Matching personality types to compatible jobs leads to more satisfied employees. According to Holland’s personality job fit theory, people with a social preference like activities that involve helping and developing others. The social workers and direct care employees at the children’s shelter understand the needs of kids who are removed from troubled homes and want to care for their physical and emotional needs while they are separated from their parents.
A manager can better understand why, for instance an employee is uncomfortable with making quick decisions or why an employee insists on gathering as much information as possible before addressing a problem. Or, for instance, managers can expect that individuals with an external locus of control may be less satisfied with their jobs than those with an internal locus also that the may be less willing to accept responsibility for their actions.
Do personality Attributes differ across national cultures?
No single personality type is dominant within a given country. You can, or instance find high risk takers and low risk takers in almost any culture, yet a country’s culture should influence the dominant personality characteristics of its population. We can see this influence by looking at the locus of control.
We introduced the issues of national cultures. One point of that discussion was that national cultures differ in terms of the degree to which people believe they control their environment. North Americans, for example, believe that they can dominate their environment, whereas societies such as Middle East countries, believe that life is essentially preordained. Notice the close parallel to internal and external locus of control. We control. We should expect a larger proportion of employees who have internal loci in the United States and Canadian work forces than in the work forces of Saudi Arabia or Iran.
As we have described throughout this article, personality traits influence employees’ behavior. For global managers, understanding how personality traits differ takes on added significance when we adopt the perspective of national culture.
Do entrepreneurs share personality characteristics?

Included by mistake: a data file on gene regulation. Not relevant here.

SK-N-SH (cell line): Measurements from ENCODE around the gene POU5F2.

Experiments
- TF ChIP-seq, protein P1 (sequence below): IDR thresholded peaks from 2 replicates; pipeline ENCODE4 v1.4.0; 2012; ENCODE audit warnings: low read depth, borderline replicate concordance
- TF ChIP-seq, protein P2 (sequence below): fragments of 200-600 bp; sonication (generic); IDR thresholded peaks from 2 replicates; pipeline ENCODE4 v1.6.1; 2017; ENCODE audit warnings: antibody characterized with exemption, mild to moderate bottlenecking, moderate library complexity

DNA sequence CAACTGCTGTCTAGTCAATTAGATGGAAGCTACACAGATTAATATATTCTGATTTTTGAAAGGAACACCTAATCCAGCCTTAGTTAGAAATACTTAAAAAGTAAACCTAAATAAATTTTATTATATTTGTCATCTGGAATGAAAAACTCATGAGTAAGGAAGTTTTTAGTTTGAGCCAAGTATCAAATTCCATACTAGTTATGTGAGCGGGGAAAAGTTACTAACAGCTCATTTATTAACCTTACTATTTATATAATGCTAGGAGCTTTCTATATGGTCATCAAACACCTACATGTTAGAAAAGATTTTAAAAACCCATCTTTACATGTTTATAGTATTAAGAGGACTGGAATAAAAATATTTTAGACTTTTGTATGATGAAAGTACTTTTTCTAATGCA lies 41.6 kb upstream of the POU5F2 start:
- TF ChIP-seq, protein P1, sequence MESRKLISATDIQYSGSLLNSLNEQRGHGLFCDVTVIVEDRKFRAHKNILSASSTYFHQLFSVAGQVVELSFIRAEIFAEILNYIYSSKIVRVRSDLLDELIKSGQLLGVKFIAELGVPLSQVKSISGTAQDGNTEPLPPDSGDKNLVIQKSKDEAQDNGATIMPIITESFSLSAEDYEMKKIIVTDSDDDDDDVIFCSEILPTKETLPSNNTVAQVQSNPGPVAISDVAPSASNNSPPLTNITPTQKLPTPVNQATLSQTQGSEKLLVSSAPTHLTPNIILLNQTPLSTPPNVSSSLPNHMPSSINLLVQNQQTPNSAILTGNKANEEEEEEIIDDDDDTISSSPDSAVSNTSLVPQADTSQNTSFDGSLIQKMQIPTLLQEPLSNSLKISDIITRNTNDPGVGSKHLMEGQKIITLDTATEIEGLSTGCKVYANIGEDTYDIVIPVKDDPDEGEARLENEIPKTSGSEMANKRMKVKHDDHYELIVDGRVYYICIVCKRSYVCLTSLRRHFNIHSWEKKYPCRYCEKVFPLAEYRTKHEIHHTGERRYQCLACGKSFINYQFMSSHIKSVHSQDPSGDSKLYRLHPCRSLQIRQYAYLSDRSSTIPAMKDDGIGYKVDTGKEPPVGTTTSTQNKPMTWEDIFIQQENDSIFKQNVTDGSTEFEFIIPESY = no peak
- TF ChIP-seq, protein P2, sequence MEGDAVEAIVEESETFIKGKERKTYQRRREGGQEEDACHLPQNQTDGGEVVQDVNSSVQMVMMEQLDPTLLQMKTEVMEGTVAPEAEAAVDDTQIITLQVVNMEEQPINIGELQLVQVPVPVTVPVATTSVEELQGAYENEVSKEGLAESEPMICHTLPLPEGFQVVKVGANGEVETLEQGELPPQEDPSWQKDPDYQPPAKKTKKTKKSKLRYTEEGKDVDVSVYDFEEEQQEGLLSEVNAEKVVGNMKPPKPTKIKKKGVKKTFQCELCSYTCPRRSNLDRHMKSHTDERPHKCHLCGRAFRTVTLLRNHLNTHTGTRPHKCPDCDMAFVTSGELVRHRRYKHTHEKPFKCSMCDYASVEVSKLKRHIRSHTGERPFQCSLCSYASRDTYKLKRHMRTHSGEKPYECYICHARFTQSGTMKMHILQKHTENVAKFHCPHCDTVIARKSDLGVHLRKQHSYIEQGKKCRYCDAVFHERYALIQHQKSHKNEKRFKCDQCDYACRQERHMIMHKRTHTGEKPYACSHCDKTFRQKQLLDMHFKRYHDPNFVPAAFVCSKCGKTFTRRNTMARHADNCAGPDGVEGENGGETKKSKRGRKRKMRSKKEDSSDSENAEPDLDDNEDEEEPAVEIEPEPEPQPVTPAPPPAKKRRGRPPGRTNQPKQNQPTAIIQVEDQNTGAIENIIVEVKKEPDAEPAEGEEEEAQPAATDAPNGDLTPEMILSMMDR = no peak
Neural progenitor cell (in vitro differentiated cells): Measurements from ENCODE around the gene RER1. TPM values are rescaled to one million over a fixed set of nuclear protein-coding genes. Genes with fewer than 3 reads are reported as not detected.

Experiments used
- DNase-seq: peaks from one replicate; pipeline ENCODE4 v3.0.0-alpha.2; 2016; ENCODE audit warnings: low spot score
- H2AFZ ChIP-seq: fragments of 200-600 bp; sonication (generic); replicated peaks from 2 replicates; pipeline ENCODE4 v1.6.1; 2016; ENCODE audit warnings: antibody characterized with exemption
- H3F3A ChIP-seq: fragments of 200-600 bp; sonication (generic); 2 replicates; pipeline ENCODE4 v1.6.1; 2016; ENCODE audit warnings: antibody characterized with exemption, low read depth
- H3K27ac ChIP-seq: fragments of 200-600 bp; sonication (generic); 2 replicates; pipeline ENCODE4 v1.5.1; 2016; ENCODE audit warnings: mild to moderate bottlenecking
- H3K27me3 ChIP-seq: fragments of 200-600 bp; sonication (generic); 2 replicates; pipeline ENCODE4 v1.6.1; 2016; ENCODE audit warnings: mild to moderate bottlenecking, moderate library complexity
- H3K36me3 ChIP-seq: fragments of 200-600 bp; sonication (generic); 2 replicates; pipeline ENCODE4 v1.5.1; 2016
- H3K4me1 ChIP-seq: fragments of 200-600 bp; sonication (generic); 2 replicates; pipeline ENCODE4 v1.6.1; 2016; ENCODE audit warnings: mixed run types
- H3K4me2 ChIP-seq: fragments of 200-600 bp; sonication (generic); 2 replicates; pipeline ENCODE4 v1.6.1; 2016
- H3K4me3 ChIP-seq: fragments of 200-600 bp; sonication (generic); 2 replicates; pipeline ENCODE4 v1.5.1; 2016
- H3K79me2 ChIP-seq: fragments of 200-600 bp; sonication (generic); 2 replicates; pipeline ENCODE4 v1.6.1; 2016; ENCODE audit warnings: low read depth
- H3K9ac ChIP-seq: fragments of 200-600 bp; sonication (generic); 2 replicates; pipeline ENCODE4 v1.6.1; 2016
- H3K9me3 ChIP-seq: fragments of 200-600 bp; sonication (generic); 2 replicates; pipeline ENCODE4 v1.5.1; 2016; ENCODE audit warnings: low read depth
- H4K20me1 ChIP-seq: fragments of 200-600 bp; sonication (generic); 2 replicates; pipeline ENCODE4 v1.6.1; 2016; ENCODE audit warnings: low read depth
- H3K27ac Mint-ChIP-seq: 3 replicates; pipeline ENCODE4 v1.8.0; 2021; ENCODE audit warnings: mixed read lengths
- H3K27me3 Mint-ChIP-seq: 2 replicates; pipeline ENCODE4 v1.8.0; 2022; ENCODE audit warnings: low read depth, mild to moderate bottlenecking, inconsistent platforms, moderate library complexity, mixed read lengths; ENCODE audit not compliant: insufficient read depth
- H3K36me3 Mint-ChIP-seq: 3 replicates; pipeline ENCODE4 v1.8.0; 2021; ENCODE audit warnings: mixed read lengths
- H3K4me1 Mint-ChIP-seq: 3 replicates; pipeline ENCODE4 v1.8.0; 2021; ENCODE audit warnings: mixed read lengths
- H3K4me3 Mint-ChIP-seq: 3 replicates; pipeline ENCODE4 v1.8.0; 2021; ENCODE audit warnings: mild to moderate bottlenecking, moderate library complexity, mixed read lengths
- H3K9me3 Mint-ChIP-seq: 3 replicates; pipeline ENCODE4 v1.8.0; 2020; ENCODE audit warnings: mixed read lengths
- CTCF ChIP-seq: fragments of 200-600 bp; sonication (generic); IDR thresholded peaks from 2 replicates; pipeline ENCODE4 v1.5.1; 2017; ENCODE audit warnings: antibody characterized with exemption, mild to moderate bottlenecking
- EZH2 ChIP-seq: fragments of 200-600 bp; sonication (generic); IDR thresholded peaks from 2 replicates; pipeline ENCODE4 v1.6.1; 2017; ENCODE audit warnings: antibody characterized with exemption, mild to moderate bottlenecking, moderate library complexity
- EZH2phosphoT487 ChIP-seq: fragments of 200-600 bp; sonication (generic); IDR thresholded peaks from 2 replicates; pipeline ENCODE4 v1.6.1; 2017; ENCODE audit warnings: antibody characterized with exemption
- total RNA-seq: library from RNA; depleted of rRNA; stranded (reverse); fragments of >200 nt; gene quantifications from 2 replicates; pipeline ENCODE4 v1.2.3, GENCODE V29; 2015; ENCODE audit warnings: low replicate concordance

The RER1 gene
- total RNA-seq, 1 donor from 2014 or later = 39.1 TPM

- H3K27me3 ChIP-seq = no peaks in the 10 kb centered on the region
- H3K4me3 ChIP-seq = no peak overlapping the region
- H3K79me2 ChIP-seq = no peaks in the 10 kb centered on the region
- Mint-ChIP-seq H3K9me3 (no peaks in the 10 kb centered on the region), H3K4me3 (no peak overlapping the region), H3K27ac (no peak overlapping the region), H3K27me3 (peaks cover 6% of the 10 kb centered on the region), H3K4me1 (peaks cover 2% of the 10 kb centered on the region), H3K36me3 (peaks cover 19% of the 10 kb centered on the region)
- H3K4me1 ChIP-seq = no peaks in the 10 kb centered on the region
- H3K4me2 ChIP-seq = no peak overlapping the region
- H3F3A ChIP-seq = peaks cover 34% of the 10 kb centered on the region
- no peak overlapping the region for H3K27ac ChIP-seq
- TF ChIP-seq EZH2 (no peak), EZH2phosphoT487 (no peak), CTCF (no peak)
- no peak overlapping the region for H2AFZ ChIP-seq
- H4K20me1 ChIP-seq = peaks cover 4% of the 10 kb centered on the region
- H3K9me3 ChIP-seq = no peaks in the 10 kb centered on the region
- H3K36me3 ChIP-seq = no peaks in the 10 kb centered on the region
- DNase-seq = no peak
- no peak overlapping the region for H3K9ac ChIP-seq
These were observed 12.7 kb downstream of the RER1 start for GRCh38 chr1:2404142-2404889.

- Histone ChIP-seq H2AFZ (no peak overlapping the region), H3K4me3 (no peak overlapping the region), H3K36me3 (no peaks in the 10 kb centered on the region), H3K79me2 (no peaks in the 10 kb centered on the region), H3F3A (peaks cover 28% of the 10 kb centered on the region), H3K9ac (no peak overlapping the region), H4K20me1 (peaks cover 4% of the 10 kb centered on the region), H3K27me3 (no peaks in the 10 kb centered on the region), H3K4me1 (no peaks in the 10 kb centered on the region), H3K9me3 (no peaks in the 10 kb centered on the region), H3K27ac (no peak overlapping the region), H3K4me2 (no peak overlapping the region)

Think of someone you know who is an entrepreneur. May be it’s someone you know personally or maybe it’s someone you’ve read about such as Bill Gates of Microsoft, Kiran Mazumdar Shaw of Biocon, N. R Naryana Murthy of Infosys or Ekta Kapoor of Balaji Tele films. How would you describe this person’s personality? One of the researched areas of entrepreneurship has been the search to determine what, if any, psychological characteristics entrepreneurs have in common; what types of personality traits entrepreneurs have that might distinguish him from non-entrepreneurs and what traits entrepreneurs have that might predict who will be successful.
Can the classic entrepreneurial personality be described? Although tying to pinpoint specific personality characteristics that all entrepreneurs share is difficult, entrepreneurship researchers continue to look for common traits. For instance one list of personality characteristics included the following: high level of motivation, abundance of self confidence ability to be involved for the long term, high energy level, persistent problem solver, high degree of initiative ability to set goals, and moderate risk taker. Another list of characteristics of successful entrepreneurs included high energy level, great persistence, resourcefulness, the desire and ability to be self directed and relatively high need for autonomy. A recent development in defining entrepreneurial personality characteristics was the proposed use of a proactive personality scale to predict an individual’s likelihood of pursing entrepreneurial ventures called proactive personality. Proactive describes those individuals who are prone to take action to influence their environment. Obviously, an entrepreneur is likely to exhibit pro-activity as he or she searches for opportunities and acts to take advantage of those opportunities,. Various items on the proactive personality scale, which included education and having an entrepreneurial parent, were found to be good indicators of a person’s likelihood of becoming an entrepreneur.